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Old and New Edinburgh Vol. II


334 OLD AND NEW EDINBURGH. 11746. b ONE of the most important events in the annals of Edinburgh was the erection of the North Bridge, by means of which, in spite of years of opposition, the long-suggested plan for having a his just and honourable cause.?? His wife pleaded for his pardon at the feet of George 11. in vain, and, like the others, ?he died with his last breath imploring a blessing on Prince Charles.? Lord Arundel of Wardour relates the following anecdote :-? Many years after the Stuart rising, the Duke of Cumberland being present at a ball at Bath, indicated as a person with whom he would like to dance, a beautiful girl, the daughter of Major Macdonald who was executed at Carlisle, and the circumstances of whose last moments supplied Sir Walter Scott with the incidents of M?Ivor?s execution in ? Waverley.? The lady rose in deference to the prince, but replied in a tone which utterly discomfited his Royal Highness, ? NO, sir, I will never dance with the murderer yf my father/ ? ? The Duke, with an army overwhelming in numbers, as contrasted with that of Charles, passed through Edinburgh on the ~ 1 s t of February, 1746, not marching at the head of his troops, like the latter, but travelling in a coach-and-six presented to him by the Earl of Hopetoun; and on being joined by 6,000 Hessians, who landed under the Landgrave at Leith, he proceeded to obliterate ? all memory of the last disagreeable affair ? as the rout at Falkirk was named. As he passed up the Canongate and High Street he is said to have expressed great surprise at the .number of broken windows he saw ; but when informed that this was the result of a recent illumination in his honour, and that a shattered casement indicated the residence of a Jacobite, he laughed heartily, remarking, ?that he was better content with this explanation, ill as it omened to himself and his family, than he could have been with his first impression, which ascribed the circumstance to poverty or negligence.? A vast mob followed his coach, which passed through the Grassmarket, and quitted the city by new and enlarged city, beyond the walls an& barriers of the old one, was eventually and successfully developed to an extent far beyond what its enthusiastic and patriotic projectors caul$. the West Port, en route to Culloden, and ?at midnight on Saturday the 19th of April Viscount Bury, colonel of the 20th Regiment, aide-de-camp. to the Duke of Cumberland, reined up his jaded horse at the Castle gate, bearer of a despatch t e the Lieutenant-General, announcing the victory ;. and at two o?clock on the morning of Sunday a. salute from the batteries informed the startled and anxious citizens that, quenched in blood on the. Muir of Drummossie, the star of the Stuarts had sunk for ever.? The standard of Charles, which Tullybardine. unfurled in Glenfinnan, and thirteen others belonging to chiefs, with several pieces of artillery and a quantity of arms, were brought to the Castle and lodged in the arsenal, where some of the latter still remain; and one field-piece, which was placed on abattery to the westward, was long an object of interest to the people. With a spite that seems. childish now, by order of Cumberland those standards, whose insignia were all significant ot high descent and old achievement, were camed ia procession to the Cross. The common hangmall. bore that of Charles, thirteen Tronmen, or sweeps,. bore the rest, and all were flung into a fire, guarded by the 44th Regiment, while the heralds proclaimed the name of each chief to whom they belonged-hchiel, Clanranald, Keppoch, Glengarry, and so forth ; while the crowd looked on in silence. By this proceeding, so petty in its character, Cumberland failed alike to inflict an injuryon the character of the chiefs or their faithful followers, among whom, at that dire time, the bayonet, the gibbet, the torch, and the axe, were everywhere at work; and, when we consider his. blighted life and reputation in the long years that followed, it seems that it would have been well had the Young Chevalier, the ?bonnie Prince Charlie ? of so much idolatry, found his grave on the Moor of Culloden. . .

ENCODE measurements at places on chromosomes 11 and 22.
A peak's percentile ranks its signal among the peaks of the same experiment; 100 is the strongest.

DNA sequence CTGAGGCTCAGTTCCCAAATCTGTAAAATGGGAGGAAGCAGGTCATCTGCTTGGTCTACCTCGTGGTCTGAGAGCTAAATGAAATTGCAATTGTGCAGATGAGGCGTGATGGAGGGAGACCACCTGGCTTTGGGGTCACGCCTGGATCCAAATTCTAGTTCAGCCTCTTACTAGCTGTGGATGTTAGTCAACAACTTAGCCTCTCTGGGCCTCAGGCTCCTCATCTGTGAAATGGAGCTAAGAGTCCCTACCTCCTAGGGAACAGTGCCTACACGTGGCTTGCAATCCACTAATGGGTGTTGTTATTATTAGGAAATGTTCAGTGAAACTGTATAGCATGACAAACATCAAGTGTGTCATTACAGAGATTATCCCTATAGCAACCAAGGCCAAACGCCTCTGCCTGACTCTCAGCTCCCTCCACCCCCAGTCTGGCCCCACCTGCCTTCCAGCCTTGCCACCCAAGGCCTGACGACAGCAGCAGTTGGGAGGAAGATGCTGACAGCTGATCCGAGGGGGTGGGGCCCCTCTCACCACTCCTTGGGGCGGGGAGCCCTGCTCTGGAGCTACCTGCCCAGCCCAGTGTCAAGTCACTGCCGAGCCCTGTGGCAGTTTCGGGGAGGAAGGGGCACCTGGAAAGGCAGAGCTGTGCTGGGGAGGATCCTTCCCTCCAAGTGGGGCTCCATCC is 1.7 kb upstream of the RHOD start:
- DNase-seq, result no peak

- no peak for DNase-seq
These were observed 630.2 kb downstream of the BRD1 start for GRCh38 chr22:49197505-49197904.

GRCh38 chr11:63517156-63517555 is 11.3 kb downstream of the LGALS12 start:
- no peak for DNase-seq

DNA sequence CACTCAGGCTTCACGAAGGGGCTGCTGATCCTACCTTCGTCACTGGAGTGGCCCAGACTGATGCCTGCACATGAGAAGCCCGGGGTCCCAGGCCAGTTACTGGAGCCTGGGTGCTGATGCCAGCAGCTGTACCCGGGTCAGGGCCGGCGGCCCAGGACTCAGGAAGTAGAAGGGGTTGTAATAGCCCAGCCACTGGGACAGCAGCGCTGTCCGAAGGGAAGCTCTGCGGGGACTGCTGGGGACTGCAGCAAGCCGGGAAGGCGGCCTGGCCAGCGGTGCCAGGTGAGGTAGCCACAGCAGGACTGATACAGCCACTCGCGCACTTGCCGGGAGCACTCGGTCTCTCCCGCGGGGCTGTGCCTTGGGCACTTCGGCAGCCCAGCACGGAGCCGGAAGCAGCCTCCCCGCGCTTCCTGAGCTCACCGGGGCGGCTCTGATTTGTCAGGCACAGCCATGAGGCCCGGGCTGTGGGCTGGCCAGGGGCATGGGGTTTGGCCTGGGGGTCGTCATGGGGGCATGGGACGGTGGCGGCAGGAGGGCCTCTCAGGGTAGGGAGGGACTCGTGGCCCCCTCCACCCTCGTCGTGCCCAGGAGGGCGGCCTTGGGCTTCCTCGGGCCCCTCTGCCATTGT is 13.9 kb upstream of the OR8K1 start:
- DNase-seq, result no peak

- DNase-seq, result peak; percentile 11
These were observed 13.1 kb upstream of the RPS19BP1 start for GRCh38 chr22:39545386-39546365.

Volume 2 Page 334
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